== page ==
Saturday, May 3, 2014
One of my friends used the word "sclerotic" in a Facebook post today. The use of the word got a lot of reaction in the comments.
When prisoners started getting snotty with me at hearings, I sought revenge by using big words. If I thought they were lying, I would say things like, "you're obfuscating". If they were insulting the reporting officer or me, I would say, "There's no need to be so vitriolic". Or "cantankerous". I already wrote about the guy who got in a fight, lost, then claimed he was assaulted. I told he he was not assaulted, he just lost the fight because he "lacked pugilistic skills". If their statements were stupid, I would tell them "You are impervious to common sense". Usually they would just look puzzled. If they know what I meant, I probably would have gotten thumped a few times. I think they had an inkling that I was not flattering them but they couldn't be sure, so they didn't react. I got petty satisfaction from the fact that I had a bigger vocabulary than they did.
A couple of my friends posted a thing of Facebook saying that a good person might be covered by tattoos, and a bad person could go to church every week. You can't judge a book by its cover.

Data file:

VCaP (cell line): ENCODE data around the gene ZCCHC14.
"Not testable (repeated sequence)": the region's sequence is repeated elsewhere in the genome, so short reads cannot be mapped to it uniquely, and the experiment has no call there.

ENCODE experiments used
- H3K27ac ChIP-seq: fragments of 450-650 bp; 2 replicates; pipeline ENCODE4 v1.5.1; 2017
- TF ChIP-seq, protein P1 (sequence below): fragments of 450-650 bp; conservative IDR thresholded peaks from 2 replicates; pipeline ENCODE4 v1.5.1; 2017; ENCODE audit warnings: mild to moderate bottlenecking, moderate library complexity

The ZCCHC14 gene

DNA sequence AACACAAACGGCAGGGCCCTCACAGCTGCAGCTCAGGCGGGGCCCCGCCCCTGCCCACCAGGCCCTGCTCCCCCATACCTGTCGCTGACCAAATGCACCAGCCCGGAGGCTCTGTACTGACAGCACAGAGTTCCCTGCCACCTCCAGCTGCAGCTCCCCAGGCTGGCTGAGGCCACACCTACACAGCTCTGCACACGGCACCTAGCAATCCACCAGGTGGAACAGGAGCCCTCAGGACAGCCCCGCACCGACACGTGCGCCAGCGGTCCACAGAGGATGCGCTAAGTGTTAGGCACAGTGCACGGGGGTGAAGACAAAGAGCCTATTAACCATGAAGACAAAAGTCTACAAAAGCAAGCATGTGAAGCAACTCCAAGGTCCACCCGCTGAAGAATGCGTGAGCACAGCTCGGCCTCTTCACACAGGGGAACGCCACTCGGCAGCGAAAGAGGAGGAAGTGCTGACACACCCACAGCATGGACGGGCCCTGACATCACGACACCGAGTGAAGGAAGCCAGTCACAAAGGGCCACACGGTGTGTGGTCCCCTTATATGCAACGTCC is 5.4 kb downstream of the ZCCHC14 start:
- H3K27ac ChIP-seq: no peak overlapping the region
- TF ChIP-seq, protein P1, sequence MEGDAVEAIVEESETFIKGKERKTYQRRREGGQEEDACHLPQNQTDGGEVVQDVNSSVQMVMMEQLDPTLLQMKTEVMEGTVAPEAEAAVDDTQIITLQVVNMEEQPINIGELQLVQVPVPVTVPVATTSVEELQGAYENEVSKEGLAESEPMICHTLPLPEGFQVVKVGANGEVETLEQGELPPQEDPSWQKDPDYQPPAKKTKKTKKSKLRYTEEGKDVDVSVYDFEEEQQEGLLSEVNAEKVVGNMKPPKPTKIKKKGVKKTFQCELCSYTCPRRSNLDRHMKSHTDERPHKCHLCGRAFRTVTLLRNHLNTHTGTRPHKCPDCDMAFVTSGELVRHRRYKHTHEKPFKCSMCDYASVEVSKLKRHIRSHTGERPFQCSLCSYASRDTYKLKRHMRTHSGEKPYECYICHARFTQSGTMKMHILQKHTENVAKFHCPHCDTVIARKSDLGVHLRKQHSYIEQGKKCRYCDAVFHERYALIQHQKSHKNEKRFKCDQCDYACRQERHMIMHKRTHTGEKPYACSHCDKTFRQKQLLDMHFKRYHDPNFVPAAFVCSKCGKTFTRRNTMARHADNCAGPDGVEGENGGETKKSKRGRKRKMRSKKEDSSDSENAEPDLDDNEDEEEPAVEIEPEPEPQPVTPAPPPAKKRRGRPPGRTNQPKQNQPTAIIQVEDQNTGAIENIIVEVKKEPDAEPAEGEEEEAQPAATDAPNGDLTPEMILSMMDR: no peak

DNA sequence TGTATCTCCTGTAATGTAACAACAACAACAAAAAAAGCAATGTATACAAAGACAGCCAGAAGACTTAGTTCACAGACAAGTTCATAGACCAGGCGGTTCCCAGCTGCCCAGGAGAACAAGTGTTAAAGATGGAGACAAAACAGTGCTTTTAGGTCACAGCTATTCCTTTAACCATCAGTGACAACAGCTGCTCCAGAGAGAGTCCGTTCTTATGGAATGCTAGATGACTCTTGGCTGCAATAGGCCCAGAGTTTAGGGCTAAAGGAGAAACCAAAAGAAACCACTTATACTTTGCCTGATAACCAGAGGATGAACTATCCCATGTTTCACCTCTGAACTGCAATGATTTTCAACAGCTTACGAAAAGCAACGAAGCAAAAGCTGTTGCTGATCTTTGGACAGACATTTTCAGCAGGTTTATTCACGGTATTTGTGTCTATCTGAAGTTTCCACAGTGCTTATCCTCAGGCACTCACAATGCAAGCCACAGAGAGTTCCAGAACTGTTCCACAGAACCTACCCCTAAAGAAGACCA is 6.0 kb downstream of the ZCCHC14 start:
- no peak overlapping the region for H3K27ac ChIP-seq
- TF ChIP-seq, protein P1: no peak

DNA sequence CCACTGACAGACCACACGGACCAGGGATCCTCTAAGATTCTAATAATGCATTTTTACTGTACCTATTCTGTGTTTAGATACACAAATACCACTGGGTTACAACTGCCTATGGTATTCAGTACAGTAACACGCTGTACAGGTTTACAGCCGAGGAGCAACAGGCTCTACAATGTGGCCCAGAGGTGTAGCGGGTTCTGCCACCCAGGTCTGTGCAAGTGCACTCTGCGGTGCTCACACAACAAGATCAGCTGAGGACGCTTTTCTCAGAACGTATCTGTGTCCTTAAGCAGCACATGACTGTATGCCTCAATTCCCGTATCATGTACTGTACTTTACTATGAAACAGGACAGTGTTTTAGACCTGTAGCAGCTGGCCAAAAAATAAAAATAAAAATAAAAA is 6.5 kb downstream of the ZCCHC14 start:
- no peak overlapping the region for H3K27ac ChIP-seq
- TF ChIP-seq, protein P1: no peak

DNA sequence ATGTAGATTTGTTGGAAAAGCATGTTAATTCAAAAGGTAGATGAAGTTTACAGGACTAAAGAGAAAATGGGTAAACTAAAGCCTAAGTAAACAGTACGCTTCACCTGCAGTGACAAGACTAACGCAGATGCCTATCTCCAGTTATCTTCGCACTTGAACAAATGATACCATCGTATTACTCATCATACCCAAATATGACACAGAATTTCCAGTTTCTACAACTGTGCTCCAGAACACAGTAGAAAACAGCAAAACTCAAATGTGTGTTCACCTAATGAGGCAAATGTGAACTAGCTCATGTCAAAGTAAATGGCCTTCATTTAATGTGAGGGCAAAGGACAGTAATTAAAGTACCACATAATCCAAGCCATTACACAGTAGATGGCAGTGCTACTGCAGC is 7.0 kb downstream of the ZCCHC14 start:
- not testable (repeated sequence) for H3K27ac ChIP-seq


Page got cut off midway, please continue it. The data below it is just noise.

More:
It reminded me of an experience I had in Hillsdale, a small city in western Michigan. I conducted hearings on prisoners on home confinement in that area. The hearings took place in the parole office, located on the second floor a a building which housed district court on the lower floor. One day I approached the building where a young guy was standing, along with two older people who seemed to be his parents. He had long hair and wore a concert t-shirt for a heavy metal band, Metallica or some group like that. The dad had long graying hair he wore in a braid or a pony tail, and a black leather jacket, sort of biker types. I confess I harbored negative thoughts like, "this kids a thug and his parents are anti-social". So imagine my surprise when I got to the door and the young man pulled the door open for me, and his mom reached out to help hold the door. I thanked them and they responded,"You're welcome". I realized I had stereotyped them based on their wardrobe and hair. I thought about it all morning, and finally went back and talked to my friend Inspector D. about it. She's the one who pointed out that I had been profiling. Lesson learned, don't judge just by what is on the outside.